The US ‘pivot’ to Asia declaration in the 2010s accompanied by a deepening of its diplomatic, military, and economic ties with the major Southeast Asian claimant states, and the resulting reactions both from China and from America’s allies in the Asia-Pacific has been a major factor contributing to rising tensions. This is the 2011 strategic rebalancing of US military resources, to the effect that by 2020 some 60 percent of US naval forces will be deployed in the Indo-Pacific region. The US disavows any Cold War-like containment mechanism aimed at China and portrays the economic logic of closer ties with Asia. However, China complains of deliberate exclusion by the US in trade agreements like Trans-Pacific Partnership (TPP) which has resulted in the rise of alternatives like Regional Comprehensive Economic Partnership (RCEP).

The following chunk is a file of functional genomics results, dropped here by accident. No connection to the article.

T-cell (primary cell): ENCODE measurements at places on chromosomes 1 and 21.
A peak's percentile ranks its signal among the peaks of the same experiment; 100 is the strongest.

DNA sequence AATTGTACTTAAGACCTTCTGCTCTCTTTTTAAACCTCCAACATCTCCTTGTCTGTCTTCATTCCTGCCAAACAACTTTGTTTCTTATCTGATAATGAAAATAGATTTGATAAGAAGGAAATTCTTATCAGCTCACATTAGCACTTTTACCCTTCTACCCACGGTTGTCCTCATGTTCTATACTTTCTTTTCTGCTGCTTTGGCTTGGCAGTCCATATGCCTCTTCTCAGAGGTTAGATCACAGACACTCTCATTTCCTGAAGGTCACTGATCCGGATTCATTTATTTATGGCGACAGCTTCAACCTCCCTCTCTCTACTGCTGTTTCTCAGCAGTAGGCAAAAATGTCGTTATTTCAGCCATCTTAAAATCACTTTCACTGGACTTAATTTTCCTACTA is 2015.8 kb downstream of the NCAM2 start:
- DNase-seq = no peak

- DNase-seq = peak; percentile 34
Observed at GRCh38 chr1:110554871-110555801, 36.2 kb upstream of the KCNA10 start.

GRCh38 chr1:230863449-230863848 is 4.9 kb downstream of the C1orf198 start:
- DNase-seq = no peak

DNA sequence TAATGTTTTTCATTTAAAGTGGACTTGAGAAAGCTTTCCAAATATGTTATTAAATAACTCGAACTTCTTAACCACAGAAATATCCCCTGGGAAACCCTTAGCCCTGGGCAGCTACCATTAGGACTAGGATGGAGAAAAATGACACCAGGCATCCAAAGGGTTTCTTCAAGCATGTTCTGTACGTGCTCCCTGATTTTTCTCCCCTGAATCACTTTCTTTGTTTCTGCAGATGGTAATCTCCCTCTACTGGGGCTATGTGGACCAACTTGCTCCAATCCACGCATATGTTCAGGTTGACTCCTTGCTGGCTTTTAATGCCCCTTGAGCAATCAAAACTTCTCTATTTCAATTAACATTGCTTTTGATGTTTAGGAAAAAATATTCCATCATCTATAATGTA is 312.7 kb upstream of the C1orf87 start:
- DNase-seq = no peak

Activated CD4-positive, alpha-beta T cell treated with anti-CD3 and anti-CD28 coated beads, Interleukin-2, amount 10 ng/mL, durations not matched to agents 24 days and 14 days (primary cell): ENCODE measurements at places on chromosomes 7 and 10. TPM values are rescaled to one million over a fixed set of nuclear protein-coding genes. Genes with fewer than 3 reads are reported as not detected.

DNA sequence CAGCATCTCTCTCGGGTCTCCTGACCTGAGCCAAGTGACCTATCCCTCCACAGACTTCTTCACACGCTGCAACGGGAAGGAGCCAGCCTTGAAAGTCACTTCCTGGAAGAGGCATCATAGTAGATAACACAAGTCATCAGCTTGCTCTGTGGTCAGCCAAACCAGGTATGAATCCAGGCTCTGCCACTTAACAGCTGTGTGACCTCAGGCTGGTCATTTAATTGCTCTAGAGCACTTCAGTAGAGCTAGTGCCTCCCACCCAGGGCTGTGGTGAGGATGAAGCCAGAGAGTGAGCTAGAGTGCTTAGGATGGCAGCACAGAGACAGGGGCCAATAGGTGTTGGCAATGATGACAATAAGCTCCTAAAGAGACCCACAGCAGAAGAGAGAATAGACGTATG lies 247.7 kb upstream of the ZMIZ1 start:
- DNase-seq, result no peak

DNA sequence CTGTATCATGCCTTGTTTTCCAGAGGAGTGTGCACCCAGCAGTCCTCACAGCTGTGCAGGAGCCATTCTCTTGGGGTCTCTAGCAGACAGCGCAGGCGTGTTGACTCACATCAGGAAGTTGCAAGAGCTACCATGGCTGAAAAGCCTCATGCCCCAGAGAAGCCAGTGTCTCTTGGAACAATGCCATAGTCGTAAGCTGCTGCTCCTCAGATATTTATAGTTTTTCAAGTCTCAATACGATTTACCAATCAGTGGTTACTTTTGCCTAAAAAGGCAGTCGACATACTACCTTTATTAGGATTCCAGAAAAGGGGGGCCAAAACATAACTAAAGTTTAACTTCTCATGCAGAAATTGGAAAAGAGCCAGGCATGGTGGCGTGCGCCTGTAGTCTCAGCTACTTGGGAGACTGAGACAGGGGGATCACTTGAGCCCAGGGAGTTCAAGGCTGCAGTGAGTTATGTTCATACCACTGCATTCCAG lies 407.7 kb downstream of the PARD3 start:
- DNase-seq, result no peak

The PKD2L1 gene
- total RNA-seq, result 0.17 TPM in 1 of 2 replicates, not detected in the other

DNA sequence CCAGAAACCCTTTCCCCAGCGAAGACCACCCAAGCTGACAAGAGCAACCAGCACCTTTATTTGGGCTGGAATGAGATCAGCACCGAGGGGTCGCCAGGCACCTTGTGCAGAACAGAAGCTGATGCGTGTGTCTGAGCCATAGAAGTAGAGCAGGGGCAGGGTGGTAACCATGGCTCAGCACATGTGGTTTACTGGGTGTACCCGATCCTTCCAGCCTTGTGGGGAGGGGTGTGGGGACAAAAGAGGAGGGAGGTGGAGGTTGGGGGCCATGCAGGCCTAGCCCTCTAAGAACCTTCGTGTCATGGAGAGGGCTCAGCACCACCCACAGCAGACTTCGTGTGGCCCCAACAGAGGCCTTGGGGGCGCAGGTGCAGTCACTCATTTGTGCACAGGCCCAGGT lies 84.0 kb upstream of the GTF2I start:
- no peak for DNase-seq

Moreover, increasing economic asymmetry and sensitivity among Asian economies are a major cause of concern. This is evident through the increasingly export dependent output growth of Asian economies pointing towards lagging domestic consumption which has happened despite the resilience shown in the aftermath of the 2008 financial crisis. A 2015 report by U.S.-China Economic and Security Review Commission states that China was also the largest individual trading partner of ASEAN (14 percent share of ASEAN trade) .